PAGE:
Time Out : Cinema That Stirs Conversations #MustWatch
The article was first published here: http://www.hiyer.net/2015/09/timeoutthefilm-cinema-that-stirs.html?m=1
Time Out takes the giant leap of faith in Indian cinema. It touches on intricacies of issues that are not discussed in Indian celluloid, and does it beautifully. It is a film that holds the mirror that exposes the biases and contradictions of a supposedly evolved culture of today’s times. To be true, this film may not be a classic, but this is a film with a young heart and an open mind.
It touches on the issue of acceptance of people from the point of view of Sexuality, very poignantly. The character, Mihir, essayed by Pranay Pachauri is a breath of fresh air. In this biased, hypocritical Bollywood industry, there are many who would tweet about equal rights, there are often just a handful who would really accept a film where they have to live a gay character.Pranay Pachauri despite this being his first film, had no reservations. I have interacted with this boy one on one, and find him to be truly promising, dedicated and extremely hardworking. There are some scenes where he is upset, and he doesnt have to resort to loud histrionics, he has an expressive face, and says a lot with his subtle facial expressions.
However, Pranay is not the hero of the film. The hero of the film, is the guy who plays his younger brother, Gaurav. Gaurav, played by Chirag, in his role of this singer, guitarist, cool dude brother, excels in every aspect. His smile, his expressions of joy, his red eyes of pain and sorrow, his pissed off “kyaa hain yaaaar” all of it is endearing. He doesnt falter even once. He fits in the role, like hand in glove, like ball in socket. He seems every director’s dream – who listens to every little instruction, and puts in his 110%.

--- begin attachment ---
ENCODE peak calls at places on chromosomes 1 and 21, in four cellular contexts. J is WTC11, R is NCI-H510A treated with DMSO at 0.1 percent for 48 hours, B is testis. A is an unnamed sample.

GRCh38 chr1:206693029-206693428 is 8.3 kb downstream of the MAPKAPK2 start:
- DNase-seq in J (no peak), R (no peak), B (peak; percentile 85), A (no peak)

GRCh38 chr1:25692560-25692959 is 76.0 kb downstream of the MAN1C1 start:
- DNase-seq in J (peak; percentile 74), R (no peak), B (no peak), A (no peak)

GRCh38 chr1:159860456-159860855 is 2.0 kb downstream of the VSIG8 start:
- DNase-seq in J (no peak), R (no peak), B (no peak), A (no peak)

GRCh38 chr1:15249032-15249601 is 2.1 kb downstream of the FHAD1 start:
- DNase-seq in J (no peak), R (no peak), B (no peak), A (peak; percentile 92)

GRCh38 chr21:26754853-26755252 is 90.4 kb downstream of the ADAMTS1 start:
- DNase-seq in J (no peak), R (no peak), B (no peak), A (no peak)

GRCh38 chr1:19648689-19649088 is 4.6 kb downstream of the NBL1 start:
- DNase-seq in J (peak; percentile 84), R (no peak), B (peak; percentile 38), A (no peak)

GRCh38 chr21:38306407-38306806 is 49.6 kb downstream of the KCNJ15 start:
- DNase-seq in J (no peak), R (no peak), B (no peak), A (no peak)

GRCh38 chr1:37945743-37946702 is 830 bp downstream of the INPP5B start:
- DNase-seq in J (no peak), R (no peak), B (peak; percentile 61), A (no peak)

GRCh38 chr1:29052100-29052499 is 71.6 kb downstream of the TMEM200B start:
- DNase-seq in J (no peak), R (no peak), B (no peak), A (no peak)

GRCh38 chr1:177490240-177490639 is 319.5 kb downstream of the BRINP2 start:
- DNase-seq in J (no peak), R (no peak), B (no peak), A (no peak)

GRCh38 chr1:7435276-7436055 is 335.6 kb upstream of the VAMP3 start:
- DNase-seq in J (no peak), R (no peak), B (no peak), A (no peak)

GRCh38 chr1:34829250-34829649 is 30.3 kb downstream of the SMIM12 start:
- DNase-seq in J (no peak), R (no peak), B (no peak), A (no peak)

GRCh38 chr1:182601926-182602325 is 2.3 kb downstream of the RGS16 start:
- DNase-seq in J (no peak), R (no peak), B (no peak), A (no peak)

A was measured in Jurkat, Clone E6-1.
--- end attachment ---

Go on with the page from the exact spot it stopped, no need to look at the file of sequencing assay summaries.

The ensemble cast of the film does a good supporting role cementing and holding all of the film together. The music is good, young, energetic (though I don’t understand the meanings of some of the words). From an advocacy point of view, I would say, this is a great film to watch. It takes a leaf out of some of our lives, who battle against all odds to stand up for who they really are. This film focuses on growing up school days, and each of you’ll fill relate to these years of thumping hormones and pumping emotions.
This. This is the true power of Cinema. It makes you think. It makes you talk about issues you never.
Kudos to team Time Out for standing up for the true meaning of cinema – one that stirs conversations. Conversations are the genesis of change.
On the flipside, Every film would need a certain setting, this film uses an upmarket, upper-class setting. This will be criticized heavily. I see this as a form of bias against the upper-class. It would be not questioned if they were shown as middle class. Or even if they were shown as in a quintessential hindi film family -a family struggling to meet its ends. This is another form of hypocrisy. The fact remains, that the upper-classness, is only a setting that the film takes, it is not the core of the film. The complexities of characters and the storyline, is true to every class. The film is not ‘class’ist, but pseudo intellectuals who make this a debate about class – are truly one.
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(Harish Iyer is an equal rights activist. He is the only Indian national to be included in the world pride powerlist of influential LGBT persons that include names like Ricky Martin, Elton John, Stephen Fry and Ellen De Generes. That besides, Harish is connoseur of Bollywood and dotes on Sridevi.)
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